New York Times

Meeting Place in Doubt, but Minneapolis Contingent Entrains

Special to the New York Times

CHICAGO, Aug. 31.—A special train bearing 100 delegates of the People's Council of America for Democracy and Peace arrived in Chicago tonight, its occupants shy of funds and depressed in spirits and the destination unknown. Barred from Minnesota by Governor Burnquist, driven out of Hudson, Wisconsin and prevented from meeting in Fargo, N.D., they are without a home. Declarations that they would meet in the shadow of the Capital at Washington met with a quick response that the police would treat them as they did Coxey's army.

The delegates' arrival was followed by a babel of indecision which drove passenger agents in the La Salle Street Station to distraction. Then they adjourned to the Fort Dearborn Hotel. There an equally wordy discussion occupied some three hours of time. The upshot of all was a wire from Louis P. Lochner, Executive Secretary and all around bellweather of the organization, stating that the Minneapolis contingent, also in search of a home, was embarking for Chicago and would arrive early tomorrow.

The first official act in Chicago was to organize a meeting in the reception room of the Fort Dearborn Hotel, "for the discussion of means of bringing our work before the people" for the members of the delegation. The Organizing Committee met in another room to decide just what course to take.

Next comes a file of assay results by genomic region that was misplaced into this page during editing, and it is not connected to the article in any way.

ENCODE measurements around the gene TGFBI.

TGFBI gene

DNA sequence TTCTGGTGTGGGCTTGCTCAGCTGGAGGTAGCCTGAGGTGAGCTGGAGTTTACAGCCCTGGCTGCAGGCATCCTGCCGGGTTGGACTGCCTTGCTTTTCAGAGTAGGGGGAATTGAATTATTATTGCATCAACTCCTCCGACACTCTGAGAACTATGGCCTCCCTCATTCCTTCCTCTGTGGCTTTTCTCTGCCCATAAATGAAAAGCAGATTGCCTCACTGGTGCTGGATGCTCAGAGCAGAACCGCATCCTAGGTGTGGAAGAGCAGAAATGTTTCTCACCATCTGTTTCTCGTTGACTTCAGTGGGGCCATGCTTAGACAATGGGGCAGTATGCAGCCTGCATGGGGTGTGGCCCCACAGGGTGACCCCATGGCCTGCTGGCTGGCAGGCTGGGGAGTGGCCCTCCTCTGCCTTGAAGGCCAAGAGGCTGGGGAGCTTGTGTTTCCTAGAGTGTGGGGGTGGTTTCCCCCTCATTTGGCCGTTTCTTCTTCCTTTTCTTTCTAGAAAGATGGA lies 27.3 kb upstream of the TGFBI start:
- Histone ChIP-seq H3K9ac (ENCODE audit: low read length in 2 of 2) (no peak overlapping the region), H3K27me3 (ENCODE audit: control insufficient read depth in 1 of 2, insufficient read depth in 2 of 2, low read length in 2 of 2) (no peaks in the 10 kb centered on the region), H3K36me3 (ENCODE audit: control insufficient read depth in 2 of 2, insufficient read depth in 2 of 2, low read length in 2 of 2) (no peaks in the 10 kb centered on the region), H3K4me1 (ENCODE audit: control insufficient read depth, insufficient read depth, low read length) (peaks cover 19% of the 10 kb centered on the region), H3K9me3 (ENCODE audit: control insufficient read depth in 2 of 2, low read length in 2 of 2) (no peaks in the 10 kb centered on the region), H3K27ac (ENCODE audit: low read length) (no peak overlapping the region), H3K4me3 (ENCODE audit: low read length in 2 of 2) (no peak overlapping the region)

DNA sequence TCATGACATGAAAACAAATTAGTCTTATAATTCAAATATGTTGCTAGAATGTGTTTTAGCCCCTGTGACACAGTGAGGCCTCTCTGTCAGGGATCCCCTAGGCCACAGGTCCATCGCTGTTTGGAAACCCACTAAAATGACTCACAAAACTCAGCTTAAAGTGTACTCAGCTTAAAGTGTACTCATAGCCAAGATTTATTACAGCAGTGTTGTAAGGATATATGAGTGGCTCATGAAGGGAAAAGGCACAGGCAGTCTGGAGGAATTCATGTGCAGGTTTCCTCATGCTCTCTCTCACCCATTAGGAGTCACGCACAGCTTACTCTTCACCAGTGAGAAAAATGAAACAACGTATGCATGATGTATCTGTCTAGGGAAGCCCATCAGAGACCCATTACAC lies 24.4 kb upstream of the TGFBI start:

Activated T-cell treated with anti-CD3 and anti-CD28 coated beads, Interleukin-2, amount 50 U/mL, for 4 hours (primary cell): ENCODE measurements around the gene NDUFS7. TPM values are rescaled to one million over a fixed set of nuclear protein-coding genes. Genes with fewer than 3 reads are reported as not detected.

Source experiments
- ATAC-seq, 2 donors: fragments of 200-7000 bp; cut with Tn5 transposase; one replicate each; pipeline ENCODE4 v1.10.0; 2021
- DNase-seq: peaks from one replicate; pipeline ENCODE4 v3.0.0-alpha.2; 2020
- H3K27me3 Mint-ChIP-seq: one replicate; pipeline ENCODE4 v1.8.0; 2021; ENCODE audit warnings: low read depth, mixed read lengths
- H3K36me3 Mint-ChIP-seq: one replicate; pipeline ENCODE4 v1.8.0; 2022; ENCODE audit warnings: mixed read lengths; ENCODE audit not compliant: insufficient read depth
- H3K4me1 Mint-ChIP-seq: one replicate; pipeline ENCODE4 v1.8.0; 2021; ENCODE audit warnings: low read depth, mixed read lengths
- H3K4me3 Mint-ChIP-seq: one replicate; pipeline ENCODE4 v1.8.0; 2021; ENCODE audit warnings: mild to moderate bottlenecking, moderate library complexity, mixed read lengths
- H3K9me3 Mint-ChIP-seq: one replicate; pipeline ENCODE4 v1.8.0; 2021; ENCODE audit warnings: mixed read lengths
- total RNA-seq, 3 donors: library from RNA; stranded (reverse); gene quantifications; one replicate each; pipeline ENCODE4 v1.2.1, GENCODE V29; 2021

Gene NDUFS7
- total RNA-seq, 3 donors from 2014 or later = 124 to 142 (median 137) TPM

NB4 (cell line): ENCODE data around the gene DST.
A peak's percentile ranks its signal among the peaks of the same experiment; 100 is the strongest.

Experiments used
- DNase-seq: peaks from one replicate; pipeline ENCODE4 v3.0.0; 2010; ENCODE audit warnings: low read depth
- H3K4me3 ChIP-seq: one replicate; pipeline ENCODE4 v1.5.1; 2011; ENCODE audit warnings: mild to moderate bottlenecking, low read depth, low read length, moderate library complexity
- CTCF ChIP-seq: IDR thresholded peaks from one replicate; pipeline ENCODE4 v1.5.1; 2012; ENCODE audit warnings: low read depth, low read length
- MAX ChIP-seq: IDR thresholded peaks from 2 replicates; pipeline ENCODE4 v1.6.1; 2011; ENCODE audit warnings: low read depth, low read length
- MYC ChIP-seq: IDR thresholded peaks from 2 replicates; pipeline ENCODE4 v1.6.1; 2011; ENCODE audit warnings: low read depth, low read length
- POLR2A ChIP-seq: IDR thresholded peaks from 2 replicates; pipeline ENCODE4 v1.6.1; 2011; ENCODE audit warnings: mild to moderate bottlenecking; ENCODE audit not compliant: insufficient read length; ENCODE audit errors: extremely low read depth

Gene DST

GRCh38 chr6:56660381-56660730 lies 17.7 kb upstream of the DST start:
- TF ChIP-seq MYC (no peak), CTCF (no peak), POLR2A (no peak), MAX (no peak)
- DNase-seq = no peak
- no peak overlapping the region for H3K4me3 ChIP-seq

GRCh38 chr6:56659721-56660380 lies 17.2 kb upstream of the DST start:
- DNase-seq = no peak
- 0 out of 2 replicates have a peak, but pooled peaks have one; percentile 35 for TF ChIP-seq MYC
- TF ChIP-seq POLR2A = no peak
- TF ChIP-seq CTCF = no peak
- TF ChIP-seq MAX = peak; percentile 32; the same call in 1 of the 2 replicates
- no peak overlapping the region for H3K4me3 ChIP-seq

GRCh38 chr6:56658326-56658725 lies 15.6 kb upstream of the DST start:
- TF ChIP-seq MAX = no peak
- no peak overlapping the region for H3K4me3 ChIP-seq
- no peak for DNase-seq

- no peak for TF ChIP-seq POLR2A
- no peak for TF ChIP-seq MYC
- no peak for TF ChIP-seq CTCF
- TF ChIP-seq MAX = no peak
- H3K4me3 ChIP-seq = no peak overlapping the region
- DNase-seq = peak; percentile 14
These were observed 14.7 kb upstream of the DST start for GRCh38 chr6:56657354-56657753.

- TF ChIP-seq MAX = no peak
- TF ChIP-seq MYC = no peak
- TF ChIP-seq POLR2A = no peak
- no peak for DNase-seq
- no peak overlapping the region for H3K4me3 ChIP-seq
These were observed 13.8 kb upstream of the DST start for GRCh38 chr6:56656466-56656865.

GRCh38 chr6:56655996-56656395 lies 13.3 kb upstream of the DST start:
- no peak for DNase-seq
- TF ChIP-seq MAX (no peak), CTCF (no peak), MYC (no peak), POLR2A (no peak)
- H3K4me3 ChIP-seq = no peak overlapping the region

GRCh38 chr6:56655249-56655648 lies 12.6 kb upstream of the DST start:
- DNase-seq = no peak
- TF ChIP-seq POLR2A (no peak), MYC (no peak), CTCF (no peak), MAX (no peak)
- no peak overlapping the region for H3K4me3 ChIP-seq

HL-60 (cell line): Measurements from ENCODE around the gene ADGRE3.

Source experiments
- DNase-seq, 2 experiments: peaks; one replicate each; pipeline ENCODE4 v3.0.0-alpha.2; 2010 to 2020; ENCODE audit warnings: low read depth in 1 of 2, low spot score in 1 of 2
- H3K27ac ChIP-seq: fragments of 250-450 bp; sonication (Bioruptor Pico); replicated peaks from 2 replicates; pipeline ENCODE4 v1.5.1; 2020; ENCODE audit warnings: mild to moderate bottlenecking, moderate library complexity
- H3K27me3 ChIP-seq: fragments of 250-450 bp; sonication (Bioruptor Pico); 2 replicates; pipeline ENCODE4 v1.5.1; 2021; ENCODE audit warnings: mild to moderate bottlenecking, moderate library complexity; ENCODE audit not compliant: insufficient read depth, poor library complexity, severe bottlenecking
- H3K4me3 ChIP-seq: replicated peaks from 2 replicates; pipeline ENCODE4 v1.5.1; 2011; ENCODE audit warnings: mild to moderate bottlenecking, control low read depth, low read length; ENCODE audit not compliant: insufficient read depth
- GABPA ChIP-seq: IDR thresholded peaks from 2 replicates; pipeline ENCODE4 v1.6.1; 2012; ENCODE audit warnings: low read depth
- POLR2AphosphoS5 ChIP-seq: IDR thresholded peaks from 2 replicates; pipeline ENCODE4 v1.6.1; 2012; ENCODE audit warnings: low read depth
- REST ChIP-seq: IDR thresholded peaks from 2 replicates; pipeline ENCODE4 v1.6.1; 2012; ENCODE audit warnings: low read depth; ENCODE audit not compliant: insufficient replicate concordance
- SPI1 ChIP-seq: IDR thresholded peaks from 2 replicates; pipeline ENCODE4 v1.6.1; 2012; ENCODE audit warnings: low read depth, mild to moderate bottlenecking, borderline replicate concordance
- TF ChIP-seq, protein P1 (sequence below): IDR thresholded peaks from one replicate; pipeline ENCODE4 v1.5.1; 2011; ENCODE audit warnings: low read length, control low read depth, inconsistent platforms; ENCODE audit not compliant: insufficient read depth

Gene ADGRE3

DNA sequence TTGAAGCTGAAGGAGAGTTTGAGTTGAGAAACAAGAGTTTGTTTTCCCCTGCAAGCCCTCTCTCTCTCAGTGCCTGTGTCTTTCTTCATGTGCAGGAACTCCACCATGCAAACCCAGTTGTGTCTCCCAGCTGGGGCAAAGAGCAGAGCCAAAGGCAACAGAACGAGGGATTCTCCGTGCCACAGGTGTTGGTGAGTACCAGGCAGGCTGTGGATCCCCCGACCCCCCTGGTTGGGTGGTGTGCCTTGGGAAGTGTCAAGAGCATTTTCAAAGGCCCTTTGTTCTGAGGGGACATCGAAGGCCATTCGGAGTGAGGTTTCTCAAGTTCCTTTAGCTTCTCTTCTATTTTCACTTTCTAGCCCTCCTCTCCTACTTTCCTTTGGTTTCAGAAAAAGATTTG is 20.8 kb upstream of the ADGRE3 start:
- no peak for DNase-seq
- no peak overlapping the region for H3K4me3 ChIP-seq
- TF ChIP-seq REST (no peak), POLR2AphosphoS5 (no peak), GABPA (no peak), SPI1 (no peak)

In attendance at the closed committee meeting were Miss Emily G. Balch, Professor H. W. Longfellow Dana, Miss Crystal Eastman, Professor Lindley M. Keasby, Algernon Lee, Charles H. Maurier, Jacob Pankin, leader of the delegation; A. W. Ricker, Winter Russell, J. Schlossberg, M. Pine, Mrs. H. P. Thomas, the Rev. Lindley Gordon, Seymour Stedman, Robert H. Howe, leader of the Chicago Committee which welcomed the delegates, and J. B. Salutsky.

Miss Crystal Eastman and A. W. Ricker stated that they hoped the final vote, which will be taken here tomorrow by a special committee, would still be in favor of going to Minneapolis. Miss Eastman pointed out that Mr. Hillquit was only one member of the committee. When the special committee arrived from Minneapolis tonight they chose Mrs. Julia S. Poyntz as Chairman, and after several suggestions as to the future course adjourned for something to eat.

On the train a petition was circulated to go to Minneapolis regardless of the opposition of the Minnesota Governor. It obtained a few signatures and disappeared somewhere. Those back of the petition asserted that their courage had been challenged. It was somewhere in the discussion that the petition disappeared.

Sara Bard Field was quoted as having said, in commenting on the various changes as to a meeting place.


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